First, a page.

BALTIMORE -- Top pitching prospect Dylan Bundy had a setback in his rehab program on Monday and is expected to be reexamined by team orthopedist Dr. John Wilckens on Tuesday.
Bundy, who had been throwing from 120 feet, felt some discomfort at the team's spring facility in Sarasota, Fla., and he is also expected to see Dr. James Andrews after being checked out by Wilckens. Andrews on April 29 administered the platelet rich plasma (PRP) in Bundy's right flexor mass -- the forearm/elbow area -- and prescribed rest for six weeks following the injection, which is supposed to spur growth.
The severity of Bundy's setback -- or if he will undergo another series of tests -- is unknown. Until Monday he had been slowly progressing toward getting up on a regular mound for the first time since March, but this development could change things considerably.
The fourth overall pick in the 2011 First-Year Player Draft, Bundy was ranked the No. 2 prospect in baseball by MLB.com entering the season but has yet to throw a pitch in 2013. In 2012 he went 9-3 with a 2.08 ERA in 23 combined starts between Class A and Double-A before making his highly anticipated big league debut in September.
O's recall Gausman as Garcia sent out
BALTIMORE -- Seeking to bolster their overworked bullpen, the Orioles optioned Freddy Garcia and recalled rookie Kevin Gausman from Triple-A Norfolk prior to Monday's series opener against the Indians.
The veteran Garcia lasted 2 1/3 innings against Toronto on Sunday, surrendering seven earned runs in the Orioles' loss, and will head home to Miami while his next step remains undecided. Garcia -- who said that he has no plans to retire -- will become a free agent if he chooses to decline the assignment.
"I did my job for a little bit, and the last couple of starts, no," said Garcia, who recorded a 5.77 ERA over 53 innings, earning a rotation spot after a solid campaign with Norfolk. "So that's this game. Especially here [in Baltimore], they make a lot of moves. So it's my turn, I guess."
Gausman, who is an option to pitch on Friday in Garcia's spot, will work out of the bullpen for the next few days. With long man T.J. McFarland picking up 4 1/3 innings on Sunday, the Orioles need some length available, and the 22-year-old Gausman is on turn, having been slated to start for Norfolk following Monday's off-day.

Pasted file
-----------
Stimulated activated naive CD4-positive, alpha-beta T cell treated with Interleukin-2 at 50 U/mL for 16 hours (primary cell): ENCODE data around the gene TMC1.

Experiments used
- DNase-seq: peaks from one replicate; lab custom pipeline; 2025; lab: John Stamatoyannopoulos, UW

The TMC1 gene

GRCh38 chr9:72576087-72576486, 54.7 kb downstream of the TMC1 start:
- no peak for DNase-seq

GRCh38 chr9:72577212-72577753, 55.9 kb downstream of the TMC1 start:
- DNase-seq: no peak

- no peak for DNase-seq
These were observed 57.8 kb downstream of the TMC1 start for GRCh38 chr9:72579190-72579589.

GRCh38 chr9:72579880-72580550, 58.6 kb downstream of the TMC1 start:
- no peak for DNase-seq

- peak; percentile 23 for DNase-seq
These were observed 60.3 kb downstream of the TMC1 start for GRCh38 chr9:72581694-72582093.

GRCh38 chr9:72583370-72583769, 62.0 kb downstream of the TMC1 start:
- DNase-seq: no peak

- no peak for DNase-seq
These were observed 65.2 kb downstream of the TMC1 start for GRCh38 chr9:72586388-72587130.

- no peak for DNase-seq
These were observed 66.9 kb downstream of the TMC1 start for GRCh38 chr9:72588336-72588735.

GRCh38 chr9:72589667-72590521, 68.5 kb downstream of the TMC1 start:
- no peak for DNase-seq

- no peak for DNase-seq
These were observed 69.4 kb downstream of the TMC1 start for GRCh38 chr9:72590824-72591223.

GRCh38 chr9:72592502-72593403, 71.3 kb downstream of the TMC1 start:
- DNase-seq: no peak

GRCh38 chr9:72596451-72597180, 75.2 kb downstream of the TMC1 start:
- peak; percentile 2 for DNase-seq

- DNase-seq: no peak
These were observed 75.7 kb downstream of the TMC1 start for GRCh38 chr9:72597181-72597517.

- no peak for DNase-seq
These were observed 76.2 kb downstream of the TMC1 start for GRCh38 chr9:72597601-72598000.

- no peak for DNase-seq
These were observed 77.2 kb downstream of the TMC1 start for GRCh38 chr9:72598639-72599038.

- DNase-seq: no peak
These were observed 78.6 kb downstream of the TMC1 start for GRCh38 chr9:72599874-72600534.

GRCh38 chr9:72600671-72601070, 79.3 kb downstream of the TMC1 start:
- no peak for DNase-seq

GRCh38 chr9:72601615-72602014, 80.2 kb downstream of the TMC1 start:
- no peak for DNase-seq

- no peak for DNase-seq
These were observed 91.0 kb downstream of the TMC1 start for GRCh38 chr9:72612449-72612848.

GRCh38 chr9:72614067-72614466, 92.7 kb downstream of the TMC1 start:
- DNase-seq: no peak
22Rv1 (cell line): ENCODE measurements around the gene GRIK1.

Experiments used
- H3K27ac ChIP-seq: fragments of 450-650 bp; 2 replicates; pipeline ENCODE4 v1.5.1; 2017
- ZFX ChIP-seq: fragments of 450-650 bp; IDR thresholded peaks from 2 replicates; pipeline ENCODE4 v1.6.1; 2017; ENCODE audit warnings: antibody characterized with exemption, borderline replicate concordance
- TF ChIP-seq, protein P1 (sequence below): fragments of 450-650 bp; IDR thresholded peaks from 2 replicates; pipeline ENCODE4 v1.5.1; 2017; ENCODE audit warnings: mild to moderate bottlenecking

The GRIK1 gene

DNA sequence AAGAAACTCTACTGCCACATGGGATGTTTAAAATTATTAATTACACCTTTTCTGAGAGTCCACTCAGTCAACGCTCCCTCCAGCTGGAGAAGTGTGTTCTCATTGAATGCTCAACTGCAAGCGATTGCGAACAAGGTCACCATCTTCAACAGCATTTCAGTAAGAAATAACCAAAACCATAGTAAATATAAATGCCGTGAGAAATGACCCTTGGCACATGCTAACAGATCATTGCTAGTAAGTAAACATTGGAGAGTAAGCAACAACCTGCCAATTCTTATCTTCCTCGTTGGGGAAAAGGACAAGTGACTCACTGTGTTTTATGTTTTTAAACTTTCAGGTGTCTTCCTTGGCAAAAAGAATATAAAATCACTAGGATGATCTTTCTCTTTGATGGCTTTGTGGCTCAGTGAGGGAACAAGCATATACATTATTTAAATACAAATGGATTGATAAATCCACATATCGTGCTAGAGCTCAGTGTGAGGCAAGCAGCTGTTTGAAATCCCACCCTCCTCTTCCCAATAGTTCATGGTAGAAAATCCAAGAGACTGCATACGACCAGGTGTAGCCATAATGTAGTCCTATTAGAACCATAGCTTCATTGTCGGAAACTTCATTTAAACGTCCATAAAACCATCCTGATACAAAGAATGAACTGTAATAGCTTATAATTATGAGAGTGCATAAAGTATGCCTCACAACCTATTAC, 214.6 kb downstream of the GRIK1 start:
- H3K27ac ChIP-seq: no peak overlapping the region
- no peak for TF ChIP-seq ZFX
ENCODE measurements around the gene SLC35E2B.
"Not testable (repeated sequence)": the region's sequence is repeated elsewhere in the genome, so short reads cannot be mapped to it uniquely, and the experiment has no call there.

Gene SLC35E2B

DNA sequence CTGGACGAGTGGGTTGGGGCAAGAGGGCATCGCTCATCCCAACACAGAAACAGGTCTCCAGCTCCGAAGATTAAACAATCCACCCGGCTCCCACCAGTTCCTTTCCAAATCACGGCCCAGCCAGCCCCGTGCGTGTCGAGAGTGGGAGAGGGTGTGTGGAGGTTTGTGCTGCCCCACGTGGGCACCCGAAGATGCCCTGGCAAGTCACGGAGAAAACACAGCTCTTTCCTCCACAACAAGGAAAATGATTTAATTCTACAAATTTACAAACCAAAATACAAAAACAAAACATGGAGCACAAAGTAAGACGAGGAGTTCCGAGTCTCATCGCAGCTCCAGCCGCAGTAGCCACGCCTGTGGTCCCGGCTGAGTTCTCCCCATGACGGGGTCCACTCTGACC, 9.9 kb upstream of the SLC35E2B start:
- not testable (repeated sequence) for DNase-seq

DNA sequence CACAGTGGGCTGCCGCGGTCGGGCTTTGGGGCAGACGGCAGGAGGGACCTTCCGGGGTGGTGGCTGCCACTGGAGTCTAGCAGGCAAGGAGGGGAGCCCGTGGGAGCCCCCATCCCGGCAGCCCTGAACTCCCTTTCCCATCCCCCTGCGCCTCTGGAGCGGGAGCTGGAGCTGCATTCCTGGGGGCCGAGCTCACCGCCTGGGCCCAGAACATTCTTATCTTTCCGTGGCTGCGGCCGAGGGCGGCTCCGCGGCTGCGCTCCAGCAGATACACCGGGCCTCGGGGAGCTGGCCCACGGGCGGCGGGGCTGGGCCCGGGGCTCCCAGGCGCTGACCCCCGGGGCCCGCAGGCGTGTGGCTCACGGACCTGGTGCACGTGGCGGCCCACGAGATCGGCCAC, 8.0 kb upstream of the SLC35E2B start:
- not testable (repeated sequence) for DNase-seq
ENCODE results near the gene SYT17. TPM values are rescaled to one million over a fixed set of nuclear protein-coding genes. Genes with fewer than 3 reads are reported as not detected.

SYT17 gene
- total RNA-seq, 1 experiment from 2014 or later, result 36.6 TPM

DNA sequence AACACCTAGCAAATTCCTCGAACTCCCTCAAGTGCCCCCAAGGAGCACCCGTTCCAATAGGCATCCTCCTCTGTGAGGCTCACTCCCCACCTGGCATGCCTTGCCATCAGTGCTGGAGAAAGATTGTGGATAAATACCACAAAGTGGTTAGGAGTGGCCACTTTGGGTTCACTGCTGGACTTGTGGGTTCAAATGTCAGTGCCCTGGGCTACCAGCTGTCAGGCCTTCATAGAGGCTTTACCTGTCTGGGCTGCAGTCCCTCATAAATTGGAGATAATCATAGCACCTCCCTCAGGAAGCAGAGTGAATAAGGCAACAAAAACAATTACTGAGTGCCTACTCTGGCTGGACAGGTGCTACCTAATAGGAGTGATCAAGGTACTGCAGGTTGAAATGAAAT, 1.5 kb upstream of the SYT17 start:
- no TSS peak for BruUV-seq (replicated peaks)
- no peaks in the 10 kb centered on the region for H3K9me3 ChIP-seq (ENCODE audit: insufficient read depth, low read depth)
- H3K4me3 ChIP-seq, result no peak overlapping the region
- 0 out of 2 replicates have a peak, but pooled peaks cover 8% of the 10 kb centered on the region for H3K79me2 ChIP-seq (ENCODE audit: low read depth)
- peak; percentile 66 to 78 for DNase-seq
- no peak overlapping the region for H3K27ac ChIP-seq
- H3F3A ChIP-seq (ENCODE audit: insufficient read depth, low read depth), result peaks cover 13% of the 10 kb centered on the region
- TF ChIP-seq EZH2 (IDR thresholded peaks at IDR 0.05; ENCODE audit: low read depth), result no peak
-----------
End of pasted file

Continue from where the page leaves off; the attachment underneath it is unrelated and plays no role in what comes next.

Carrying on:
"I hope we don't need it, but you better prepare for it," manager Buck Showalter said of having a pitcher available for multiple innings on Monday. "[We] would need a long guy tomorrow, too.
"It was [Gausman's] scheduled day, so he was the guy that fit our needs. [We] would have loved to [have] left him there, everybody would have. But we had a need, and other options weren't available, so we did that when he got off the bus last night."
Gausman, the Orioles' No. 2 prospect, was optioned to Norfolk after his June 13 start against the Red Sox. He exited in line for his first Major League victory but took a no-decision in an eventual 13-inning O's win. The 22-year-old has made five starts for the Orioles, going 0-3 with a 7.66 ERA after making the jump from Double-A Bowie. He has allowed 21 earned runs over 24 2/3 innings, with 20 strikeouts and six walks.
"It'll be a little different," Gausman said of being in the bullpen. "But at the same time, that's what I did in Spring Training, pretty much. That's something that'll be good for me. I kind of got into a little routine when I was in Spring Training [in terms of] how many pitches it took me to get ready. Obviously, you don't have too much time, but you just try to get ready as fast as you can. That's something in Spring Training that I tried to learn."